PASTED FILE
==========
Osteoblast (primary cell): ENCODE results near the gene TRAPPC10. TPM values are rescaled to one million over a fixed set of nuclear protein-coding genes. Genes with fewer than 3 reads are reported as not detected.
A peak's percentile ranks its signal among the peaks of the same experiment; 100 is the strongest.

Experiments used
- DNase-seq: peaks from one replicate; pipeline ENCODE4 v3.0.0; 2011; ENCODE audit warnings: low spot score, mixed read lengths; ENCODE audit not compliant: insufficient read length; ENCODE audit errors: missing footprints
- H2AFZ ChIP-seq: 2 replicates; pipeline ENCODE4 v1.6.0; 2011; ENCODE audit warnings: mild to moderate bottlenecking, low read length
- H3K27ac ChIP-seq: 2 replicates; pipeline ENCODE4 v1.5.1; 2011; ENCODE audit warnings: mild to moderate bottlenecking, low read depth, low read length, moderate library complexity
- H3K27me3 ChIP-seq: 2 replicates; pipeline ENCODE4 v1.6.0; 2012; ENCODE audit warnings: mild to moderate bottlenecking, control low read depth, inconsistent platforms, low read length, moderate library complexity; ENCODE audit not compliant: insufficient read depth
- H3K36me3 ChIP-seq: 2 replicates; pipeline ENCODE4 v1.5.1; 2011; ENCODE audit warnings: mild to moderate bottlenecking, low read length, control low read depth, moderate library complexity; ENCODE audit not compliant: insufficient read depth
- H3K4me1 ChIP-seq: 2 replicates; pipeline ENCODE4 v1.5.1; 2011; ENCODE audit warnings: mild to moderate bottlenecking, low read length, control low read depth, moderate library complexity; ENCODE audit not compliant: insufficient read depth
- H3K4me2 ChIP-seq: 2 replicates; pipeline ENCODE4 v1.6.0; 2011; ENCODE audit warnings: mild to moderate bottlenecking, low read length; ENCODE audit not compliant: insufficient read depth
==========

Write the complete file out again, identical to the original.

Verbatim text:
Osteoblast (primary cell): ENCODE results near the gene TRAPPC10. TPM values are rescaled to one million over a fixed set of nuclear protein-coding genes. Genes with fewer than 3 reads are reported as not detected.
A peak's percentile ranks its signal among the peaks of the same experiment; 100 is the strongest.

Experiments used
- DNase-seq: peaks from one replicate; pipeline ENCODE4 v3.0.0; 2011; ENCODE audit warnings: low spot score, mixed read lengths; ENCODE audit not compliant: insufficient read length; ENCODE audit errors: missing footprints
- H2AFZ ChIP-seq: 2 replicates; pipeline ENCODE4 v1.6.0; 2011; ENCODE audit warnings: mild to moderate bottlenecking, low read length
- H3K27ac ChIP-seq: 2 replicates; pipeline ENCODE4 v1.5.1; 2011; ENCODE audit warnings: mild to moderate bottlenecking, low read depth, low read length, moderate library complexity
- H3K27me3 ChIP-seq: 2 replicates; pipeline ENCODE4 v1.6.0; 2012; ENCODE audit warnings: mild to moderate bottlenecking, control low read depth, inconsistent platforms, low read length, moderate library complexity; ENCODE audit not compliant: insufficient read depth
- H3K36me3 ChIP-seq: 2 replicates; pipeline ENCODE4 v1.5.1; 2011; ENCODE audit warnings: mild to moderate bottlenecking, low read length, control low read depth, moderate library complexity; ENCODE audit not compliant: insufficient read depth
- H3K4me1 ChIP-seq: 2 replicates; pipeline ENCODE4 v1.5.1; 2011; ENCODE audit warnings: mild to moderate bottlenecking, low read length, control low read depth, moderate library complexity; ENCODE audit not compliant: insufficient read depth
- H3K4me2 ChIP-seq: 2 replicates; pipeline ENCODE4 v1.6.0; 2011; ENCODE audit warnings: mild to moderate bottlenecking, low read length; ENCODE audit not compliant: insufficient read depth